My dear grandmother passed away last week. She was 89 years old, lived a full, good life, and had persevered through more than three years after surviving a terrible stroke. Our hearts broke, we cried, hugged, and shared so many memories of her.
One of the stories a friend of hers recounted touched me to the deepest part of my heart.
A man of about 75 or so, he stood up to give a toast at a dinner we had in my grandmother's memory, at the senior living home where she and my grandpa -- her husband of 67 years (!!!) -- had been living. My grandpa sat at the head of the table, surrounded by 25 of their friends who also live there.
The man who was giving a toast talked about a very dark time he and his wife had gone through a few years earlier, when one of their children got very sick:
"Mirra (my grandmother) saw me by the elevator, hugged me so tightly, and then put her hand on my shoulder, and just kept it there, in this warmest, most supportive way," he said.
He went on to say that he felt such love and warmth at that moment and that he was incredibly touched. He choked up as he was sharing this story -- and so did most people around the table, including me.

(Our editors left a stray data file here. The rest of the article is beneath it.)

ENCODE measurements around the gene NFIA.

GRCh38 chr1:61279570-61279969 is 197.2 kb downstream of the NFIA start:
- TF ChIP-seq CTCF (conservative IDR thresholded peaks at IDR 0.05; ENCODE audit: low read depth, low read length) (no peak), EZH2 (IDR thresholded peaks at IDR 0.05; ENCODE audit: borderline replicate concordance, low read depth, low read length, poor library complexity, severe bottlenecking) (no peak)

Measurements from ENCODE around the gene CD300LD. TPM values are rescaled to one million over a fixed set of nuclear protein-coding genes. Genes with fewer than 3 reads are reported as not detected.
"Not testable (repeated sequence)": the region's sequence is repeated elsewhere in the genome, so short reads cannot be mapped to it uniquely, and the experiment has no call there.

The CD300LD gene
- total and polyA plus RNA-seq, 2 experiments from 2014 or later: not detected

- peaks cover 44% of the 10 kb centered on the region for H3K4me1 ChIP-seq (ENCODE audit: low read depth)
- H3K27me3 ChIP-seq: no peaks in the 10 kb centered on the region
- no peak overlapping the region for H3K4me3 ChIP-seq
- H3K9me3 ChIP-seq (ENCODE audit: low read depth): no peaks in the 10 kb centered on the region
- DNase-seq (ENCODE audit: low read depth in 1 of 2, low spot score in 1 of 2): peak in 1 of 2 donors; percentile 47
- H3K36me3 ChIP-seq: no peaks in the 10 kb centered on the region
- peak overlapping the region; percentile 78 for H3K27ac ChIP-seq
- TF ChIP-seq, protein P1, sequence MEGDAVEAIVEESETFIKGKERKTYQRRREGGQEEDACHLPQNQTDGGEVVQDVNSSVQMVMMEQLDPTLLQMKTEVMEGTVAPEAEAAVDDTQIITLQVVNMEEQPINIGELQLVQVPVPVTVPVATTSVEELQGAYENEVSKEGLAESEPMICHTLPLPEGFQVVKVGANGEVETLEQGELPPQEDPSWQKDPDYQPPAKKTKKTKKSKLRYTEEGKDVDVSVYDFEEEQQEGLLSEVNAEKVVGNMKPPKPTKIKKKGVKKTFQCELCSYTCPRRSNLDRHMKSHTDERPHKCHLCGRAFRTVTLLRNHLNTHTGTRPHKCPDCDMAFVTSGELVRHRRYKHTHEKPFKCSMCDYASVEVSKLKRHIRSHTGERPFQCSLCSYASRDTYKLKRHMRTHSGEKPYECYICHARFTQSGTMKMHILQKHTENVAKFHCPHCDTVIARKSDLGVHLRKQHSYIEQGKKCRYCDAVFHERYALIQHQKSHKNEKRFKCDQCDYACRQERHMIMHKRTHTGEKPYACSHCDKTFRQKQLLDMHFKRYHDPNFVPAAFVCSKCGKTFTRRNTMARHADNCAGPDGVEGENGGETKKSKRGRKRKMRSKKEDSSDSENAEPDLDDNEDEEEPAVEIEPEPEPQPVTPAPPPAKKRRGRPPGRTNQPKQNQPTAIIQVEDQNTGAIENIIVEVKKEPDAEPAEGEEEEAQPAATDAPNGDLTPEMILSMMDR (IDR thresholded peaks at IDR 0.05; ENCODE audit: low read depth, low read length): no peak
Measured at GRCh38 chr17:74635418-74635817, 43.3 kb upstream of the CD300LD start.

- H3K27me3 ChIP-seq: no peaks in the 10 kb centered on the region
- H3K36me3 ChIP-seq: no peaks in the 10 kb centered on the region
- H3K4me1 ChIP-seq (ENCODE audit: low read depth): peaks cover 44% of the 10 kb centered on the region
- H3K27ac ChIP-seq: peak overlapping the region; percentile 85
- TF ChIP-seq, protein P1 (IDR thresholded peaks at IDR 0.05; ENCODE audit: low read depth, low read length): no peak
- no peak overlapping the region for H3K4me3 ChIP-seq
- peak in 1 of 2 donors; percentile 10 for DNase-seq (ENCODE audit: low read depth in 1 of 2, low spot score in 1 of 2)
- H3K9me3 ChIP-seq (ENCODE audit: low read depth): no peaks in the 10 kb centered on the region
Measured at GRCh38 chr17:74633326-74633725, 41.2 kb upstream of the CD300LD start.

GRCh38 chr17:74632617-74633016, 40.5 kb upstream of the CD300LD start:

Not only because I was missing my grandma so much just then.
But because there was such power of love in the tiniest of her gestures: putting her hand on his shoulder.
This is what he remembered, after all these years. This is what stayed with him about her. This is my grandmother's virtue that remained deeply ingrained in his heart, her warm supportive love as a friend.
As he talked, I kept thinking about the power of tiny gestures we share with others.
My daughter greeting me with a huge smile when I come home from my cold walk.
Saying "Thank you so much!" to the barista at the coffee shop where I go often, and seeing her light up with appreciation.
A woman moving her yoga mat over so I could squeeze into a spot as I walk into a crowded yoga class.
The FedEx store employee helping me close up a big box after he saw that I was having trouble with it.
My husband's hand on my shoulder as I sit at my grandmother's memorial service, and later get up to give a speech, barely holding it together.
You can change someone's world in 5 seconds with a gesture of warmth, love, support, or just simple friendly kindness. I'm certain of it.
A few weeks ago, in the course I taught about Self-Compassion, I asked the participants to greet themselves warmly and suggested they might say something like: "Hello, sunshine!" So many wrote back to me, saying how surprised they were that something so small -- just two words said with a smile -- made such a difference in how they felt and how much kinder there were to themselves for the rest of the day.
We often think it takes something grand, something infused with a ton of effort, to make a difference in another person's life. And sometimes that is what it takes.
But more often, we can do something pretty amazing with a tiny gesture of kindness or love.
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